It wasn’t until the late 1980s that chronic fatigue was even recognized by federal health officials. Before that acknowledgment, sufferers were often told the debilitating exhaustion and brain fog was all in their head.
Obviously, nothing could be further from the truth. Unfortunately, however, mainstream practitioners typically offer little more than antidepressants and sleeping pills as a remedy. At the Magaziner Center, we treat patients with an entirely different approach. One that recognizes the wide range of triggers associated with CFS, as well as the fact that each individual has a unique biochemistry requiring a customized treatment plan.
What is Chronic Fatigue Syndrome?
Chronic Fatigue Syndrome is a disabling illness characterized by prolonged and severe tiredness that lasts for more than six months, restricts activity, is not relieved by rest and is not directly related to other known conditions. What are the symptoms? Extreme exhaustion may be the main complaint of people suffering from CFS, but it is by no means the only one. Other symptoms include:
- Forgetfulness, difficulty concentrating or confusion
- Simple activities such as shopping or showering becoming extremely difficult or even impossible to accomplish
- Headaches that are different from previous ones in quality, severity or pattern
- Joint pain, often moving from joint to joint, without accompanying swelling or redness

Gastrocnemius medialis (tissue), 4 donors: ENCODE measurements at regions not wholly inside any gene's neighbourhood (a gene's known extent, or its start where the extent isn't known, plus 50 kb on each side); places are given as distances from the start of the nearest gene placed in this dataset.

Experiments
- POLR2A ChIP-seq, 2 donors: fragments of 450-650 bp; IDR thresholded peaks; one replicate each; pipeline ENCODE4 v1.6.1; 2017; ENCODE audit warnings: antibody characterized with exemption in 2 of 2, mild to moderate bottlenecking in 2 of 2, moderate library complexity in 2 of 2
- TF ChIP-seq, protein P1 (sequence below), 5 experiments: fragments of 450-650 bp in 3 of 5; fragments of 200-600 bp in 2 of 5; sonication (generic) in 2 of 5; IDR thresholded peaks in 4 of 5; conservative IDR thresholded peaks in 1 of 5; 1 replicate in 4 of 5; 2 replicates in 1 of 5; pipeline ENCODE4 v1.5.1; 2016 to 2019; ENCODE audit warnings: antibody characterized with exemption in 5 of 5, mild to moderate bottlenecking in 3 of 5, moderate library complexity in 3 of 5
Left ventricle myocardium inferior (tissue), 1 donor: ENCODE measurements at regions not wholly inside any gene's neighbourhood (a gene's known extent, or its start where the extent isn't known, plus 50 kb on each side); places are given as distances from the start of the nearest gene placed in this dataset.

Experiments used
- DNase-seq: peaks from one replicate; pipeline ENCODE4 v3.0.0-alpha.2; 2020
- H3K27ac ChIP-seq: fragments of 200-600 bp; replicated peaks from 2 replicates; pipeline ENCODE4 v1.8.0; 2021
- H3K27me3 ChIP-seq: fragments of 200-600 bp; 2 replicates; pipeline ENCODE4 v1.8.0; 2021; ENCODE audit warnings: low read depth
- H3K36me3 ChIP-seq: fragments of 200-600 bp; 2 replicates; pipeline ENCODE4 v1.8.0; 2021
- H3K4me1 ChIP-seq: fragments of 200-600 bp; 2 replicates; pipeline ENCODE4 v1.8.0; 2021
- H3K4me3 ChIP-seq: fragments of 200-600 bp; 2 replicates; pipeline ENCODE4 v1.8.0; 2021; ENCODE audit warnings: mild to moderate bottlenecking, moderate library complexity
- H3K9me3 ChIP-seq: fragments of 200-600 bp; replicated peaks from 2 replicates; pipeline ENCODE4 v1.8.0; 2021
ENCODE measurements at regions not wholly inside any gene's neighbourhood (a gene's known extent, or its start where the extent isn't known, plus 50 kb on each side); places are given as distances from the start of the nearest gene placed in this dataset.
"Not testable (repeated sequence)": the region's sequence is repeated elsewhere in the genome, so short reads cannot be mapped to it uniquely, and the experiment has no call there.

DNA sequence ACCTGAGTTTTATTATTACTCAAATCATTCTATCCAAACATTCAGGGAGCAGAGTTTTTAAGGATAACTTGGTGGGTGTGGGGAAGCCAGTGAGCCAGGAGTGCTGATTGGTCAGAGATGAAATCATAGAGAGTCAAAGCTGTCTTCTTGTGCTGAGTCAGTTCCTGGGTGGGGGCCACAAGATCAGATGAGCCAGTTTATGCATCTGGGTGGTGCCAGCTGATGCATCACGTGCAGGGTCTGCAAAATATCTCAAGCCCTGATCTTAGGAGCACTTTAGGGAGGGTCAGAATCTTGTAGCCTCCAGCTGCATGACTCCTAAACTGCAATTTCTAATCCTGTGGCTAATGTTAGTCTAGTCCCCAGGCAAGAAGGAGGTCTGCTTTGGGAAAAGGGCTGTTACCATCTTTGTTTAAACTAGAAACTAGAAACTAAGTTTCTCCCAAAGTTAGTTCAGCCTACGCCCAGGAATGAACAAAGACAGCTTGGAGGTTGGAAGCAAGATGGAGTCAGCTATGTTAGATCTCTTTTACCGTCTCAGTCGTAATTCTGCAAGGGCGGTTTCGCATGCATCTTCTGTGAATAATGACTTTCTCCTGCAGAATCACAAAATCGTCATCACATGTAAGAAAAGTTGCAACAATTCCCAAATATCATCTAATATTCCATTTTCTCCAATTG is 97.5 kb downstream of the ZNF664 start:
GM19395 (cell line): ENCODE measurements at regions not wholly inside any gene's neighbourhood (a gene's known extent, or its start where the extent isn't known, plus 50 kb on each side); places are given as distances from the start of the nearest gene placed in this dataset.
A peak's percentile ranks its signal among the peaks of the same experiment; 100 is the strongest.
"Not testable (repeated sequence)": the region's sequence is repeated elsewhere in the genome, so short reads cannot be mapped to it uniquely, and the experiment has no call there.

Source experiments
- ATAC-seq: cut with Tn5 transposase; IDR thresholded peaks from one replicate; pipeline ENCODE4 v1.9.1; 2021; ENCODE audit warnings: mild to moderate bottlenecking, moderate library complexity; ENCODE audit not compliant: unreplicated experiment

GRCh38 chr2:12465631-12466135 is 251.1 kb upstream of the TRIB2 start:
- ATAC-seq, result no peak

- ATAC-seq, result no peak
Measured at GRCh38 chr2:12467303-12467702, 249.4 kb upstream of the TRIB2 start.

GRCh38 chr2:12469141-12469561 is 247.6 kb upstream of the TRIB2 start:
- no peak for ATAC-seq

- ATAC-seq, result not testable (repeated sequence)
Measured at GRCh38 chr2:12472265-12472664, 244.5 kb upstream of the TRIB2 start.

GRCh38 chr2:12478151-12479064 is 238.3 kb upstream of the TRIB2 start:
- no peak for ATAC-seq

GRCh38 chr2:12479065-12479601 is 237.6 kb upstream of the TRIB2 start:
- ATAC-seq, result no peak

- Lymph node tenderness in the neck or armpit
- Flu-like symptoms, mild fever, muscle aches, weakness, sore throat
What causes CFS?
While it is not known exactly what causes CFS, it is believed to be linked to several factors, including:
Viral infections, specifically Epstein-Barr, human herpes virus 6, Parvovirus and mouse leukemia viruses. While no direct link has yet been found, many people develop CFS after a viral infection, leading researchers to wonder if the two conditions are related.
Immune disorders. CFS sufferers tend to have weakened immune systems; however, no conclusive link has been found.
Hormonal disorders. CFS patients are often found to have abnormal hormone levels, although the reason why is not yet known.
How they treat it
Conventional medicine offers no known cure for CFS, and therefore treats each symptom with medication, very commonly using antidepressants and sleeping pills.
How we treat it
At the Magaziner Center we start with an extremely thorough set of tests to determine exactly what is going on in the body that may have been the trigger for CFS. We test for such causes as food allergy and intolerance, nutritional deficiencies, cellular imbalance and heavy metal toxicity. We are then able to treat patients using methods such as nutritional supplementation, intravenous therapies and sublingual allergy desensitization. In addition to sensitivities to food, molds, pollen or chemicals may also play a significant role. We place great emphasis on chronic infections, including Lyme disease and ailments caused by other tick-borne organisms, as well as thyroid and adrenal function. We have also found that immune dysfunction and heightened inflammation can contribute to CFS.